The opposing opinion said the right to an abortion was not stated in the Kansas Constitution and was not guaranteed.
“The subject of abortion places the pregnant woman’s liberty interest directly at odds with the unborn child’s right to life,” wrote Chief Judge Thomas Malone. “The balancing of these interests is a question of public policy. Our state legislature, not an intermediate court of appeals, is the branch of government charged with the development of public policy on behalf of Kansas citizens.”
The challenge to the state law was brought by the Center for Reproductive Rights on behalf of Herbert Hodes and Traci Nauser, who are father and daughter physicians at an Overland Park health center.
The organization argued that the law, which it said applies to 95 percent of second-trimester abortions nationally, meant women would either have to forgo abortions or choose riskier procedures.
In the statute, which sponsors called the Kansas Unborn Child Protection from Dismemberment Abortion Act, the procedure was described as a doctor using “clamps, grasping forceps, tongs, scissors or similar instruments” to remove the “unborn child one piece at a time.” The law included exceptions to protect a woman’s life and physical health.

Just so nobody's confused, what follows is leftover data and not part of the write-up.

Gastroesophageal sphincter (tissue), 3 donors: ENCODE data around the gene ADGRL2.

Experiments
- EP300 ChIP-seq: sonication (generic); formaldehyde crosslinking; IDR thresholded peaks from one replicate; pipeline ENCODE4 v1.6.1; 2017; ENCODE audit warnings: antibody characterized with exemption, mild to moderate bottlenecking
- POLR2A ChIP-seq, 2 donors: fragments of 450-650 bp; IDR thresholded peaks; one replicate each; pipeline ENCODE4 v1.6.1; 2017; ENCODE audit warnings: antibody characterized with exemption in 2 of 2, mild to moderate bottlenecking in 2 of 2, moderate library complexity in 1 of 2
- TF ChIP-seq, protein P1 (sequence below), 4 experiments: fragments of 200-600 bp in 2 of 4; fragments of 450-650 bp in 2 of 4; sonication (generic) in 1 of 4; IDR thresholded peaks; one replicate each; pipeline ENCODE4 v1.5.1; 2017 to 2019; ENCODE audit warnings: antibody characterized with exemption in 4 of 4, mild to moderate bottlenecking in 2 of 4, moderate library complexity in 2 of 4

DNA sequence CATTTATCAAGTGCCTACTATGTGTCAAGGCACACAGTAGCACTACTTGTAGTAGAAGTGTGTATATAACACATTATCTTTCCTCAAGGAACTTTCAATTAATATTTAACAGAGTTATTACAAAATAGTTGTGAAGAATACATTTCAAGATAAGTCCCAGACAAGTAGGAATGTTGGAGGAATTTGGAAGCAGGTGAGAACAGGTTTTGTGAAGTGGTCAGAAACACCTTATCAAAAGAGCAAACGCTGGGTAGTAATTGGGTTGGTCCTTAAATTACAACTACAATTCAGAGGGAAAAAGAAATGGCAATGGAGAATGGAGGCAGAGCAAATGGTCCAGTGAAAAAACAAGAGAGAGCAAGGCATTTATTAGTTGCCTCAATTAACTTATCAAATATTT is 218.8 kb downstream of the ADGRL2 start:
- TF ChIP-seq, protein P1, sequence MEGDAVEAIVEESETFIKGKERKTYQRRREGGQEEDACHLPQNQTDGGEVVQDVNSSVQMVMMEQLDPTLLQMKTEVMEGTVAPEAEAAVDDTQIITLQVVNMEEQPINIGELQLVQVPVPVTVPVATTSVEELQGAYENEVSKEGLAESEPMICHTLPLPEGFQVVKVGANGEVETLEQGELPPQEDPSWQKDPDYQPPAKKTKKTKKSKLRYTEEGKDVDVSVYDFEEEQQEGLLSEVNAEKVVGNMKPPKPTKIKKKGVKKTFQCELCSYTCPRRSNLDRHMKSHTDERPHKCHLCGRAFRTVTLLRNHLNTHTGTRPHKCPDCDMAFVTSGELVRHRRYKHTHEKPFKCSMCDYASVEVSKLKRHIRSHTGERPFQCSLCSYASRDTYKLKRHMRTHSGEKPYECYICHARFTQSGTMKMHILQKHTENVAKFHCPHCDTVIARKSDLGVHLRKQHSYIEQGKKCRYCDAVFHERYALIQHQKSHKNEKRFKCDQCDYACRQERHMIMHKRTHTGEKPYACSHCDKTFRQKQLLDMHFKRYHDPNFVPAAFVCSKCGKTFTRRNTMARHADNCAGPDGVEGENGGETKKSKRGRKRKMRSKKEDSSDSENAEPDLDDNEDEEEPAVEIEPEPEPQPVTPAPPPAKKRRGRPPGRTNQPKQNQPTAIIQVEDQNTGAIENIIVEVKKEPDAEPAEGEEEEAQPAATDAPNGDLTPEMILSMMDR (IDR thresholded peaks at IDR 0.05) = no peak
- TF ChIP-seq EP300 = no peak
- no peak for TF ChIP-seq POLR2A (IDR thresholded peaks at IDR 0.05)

The state’s lawyers were adamant in their appeal of the lower court ruling that no court had ever recognized a right to an abortion under the Kansas Constitution, calling such an opinion “stunning.”
Even if there were such a right, the U.S. Supreme Court has said that a state may prohibit a particular abortion procedure when reasonable alternatives were available, the lawyers said.
“Here, the Kansas Legislature prohibited only one method of performing a common second-term abortion procedure, while a number of safe alternative methods remain available,” the state’s appeal said.
But the Court of Appeals decision said the state was “banning the most common, safest procedure and leaving only uncommon and often unstudied options available.”
Gov. Sam Brownback called on the Supreme Court to take up the matter quickly.